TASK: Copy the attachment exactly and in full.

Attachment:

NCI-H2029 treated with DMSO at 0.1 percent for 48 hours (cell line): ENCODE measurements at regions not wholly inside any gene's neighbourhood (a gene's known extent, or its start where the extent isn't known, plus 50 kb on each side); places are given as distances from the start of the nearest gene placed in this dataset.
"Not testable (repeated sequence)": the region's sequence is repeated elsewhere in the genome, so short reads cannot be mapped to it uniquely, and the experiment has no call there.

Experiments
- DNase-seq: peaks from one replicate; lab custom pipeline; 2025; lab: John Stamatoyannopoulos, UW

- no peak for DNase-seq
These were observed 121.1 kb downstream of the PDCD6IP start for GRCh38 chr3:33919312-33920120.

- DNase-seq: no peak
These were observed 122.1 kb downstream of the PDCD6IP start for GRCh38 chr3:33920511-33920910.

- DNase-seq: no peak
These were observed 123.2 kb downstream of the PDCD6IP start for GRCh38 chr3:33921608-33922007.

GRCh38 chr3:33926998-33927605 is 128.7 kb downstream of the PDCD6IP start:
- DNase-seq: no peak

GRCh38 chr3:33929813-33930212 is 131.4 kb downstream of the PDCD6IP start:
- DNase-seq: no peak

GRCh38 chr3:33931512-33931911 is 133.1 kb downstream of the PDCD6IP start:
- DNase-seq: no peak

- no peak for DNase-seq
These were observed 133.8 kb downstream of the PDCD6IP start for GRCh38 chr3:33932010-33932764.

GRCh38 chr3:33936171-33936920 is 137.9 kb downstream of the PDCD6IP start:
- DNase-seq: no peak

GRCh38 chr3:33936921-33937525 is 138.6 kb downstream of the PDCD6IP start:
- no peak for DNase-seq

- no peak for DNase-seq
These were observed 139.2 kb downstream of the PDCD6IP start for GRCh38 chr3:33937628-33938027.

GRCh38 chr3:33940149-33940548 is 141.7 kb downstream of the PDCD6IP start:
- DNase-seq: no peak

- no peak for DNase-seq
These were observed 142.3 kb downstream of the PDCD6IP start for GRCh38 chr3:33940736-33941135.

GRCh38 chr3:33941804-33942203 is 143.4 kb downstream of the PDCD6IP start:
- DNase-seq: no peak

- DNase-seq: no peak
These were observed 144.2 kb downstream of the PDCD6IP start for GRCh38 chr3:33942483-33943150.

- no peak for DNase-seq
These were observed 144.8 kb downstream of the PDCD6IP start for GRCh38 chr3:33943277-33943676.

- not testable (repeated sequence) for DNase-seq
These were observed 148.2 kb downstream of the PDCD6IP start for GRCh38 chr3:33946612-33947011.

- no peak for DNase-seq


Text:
NCI-H2029 treated with DMSO at 0.1 percent for 48 hours (cell line): ENCODE measurements at regions not wholly inside any gene's neighbourhood (a gene's known extent, or its start where the extent isn't known, plus 50 kb on each side); places are given as distances from the start of the nearest gene placed in this dataset.
"Not testable (repeated sequence)": the region's sequence is repeated elsewhere in the genome, so short reads cannot be mapped to it uniquely, and the experiment has no call there.

Experiments
- DNase-seq: peaks from one replicate; lab custom pipeline; 2025; lab: John Stamatoyannopoulos, UW

- no peak for DNase-seq
These were observed 121.1 kb downstream of the PDCD6IP start for GRCh38 chr3:33919312-33920120.

- DNase-seq: no peak
These were observed 122.1 kb downstream of the PDCD6IP start for GRCh38 chr3:33920511-33920910.

- DNase-seq: no peak
These were observed 123.2 kb downstream of the PDCD6IP start for GRCh38 chr3:33921608-33922007.

GRCh38 chr3:33926998-33927605 is 128.7 kb downstream of the PDCD6IP start:
- DNase-seq: no peak

GRCh38 chr3:33929813-33930212 is 131.4 kb downstream of the PDCD6IP start:
- DNase-seq: no peak

GRCh38 chr3:33931512-33931911 is 133.1 kb downstream of the PDCD6IP start:
- DNase-seq: no peak

- no peak for DNase-seq
These were observed 133.8 kb downstream of the PDCD6IP start for GRCh38 chr3:33932010-33932764.

GRCh38 chr3:33936171-33936920 is 137.9 kb downstream of the PDCD6IP start:
- DNase-seq: no peak

GRCh38 chr3:33936921-33937525 is 138.6 kb downstream of the PDCD6IP start:
- no peak for DNase-seq

- no peak for DNase-seq
These were observed 139.2 kb downstream of the PDCD6IP start for GRCh38 chr3:33937628-33938027.

GRCh38 chr3:33940149-33940548 is 141.7 kb downstream of the PDCD6IP start:
- DNase-seq: no peak

- no peak for DNase-seq
These were observed 142.3 kb downstream of the PDCD6IP start for GRCh38 chr3:33940736-33941135.

GRCh38 chr3:33941804-33942203 is 143.4 kb downstream of the PDCD6IP start:
- DNase-seq: no peak

- DNase-seq: no peak
These were observed 144.2 kb downstream of the PDCD6IP start for GRCh38 chr3:33942483-33943150.

- no peak for DNase-seq
These were observed 144.8 kb downstream of the PDCD6IP start for GRCh38 chr3:33943277-33943676.

- not testable (repeated sequence) for DNase-seq
These were observed 148.2 kb downstream of the PDCD6IP start for GRCh38 chr3:33946612-33947011.

- no peak for DNase-seq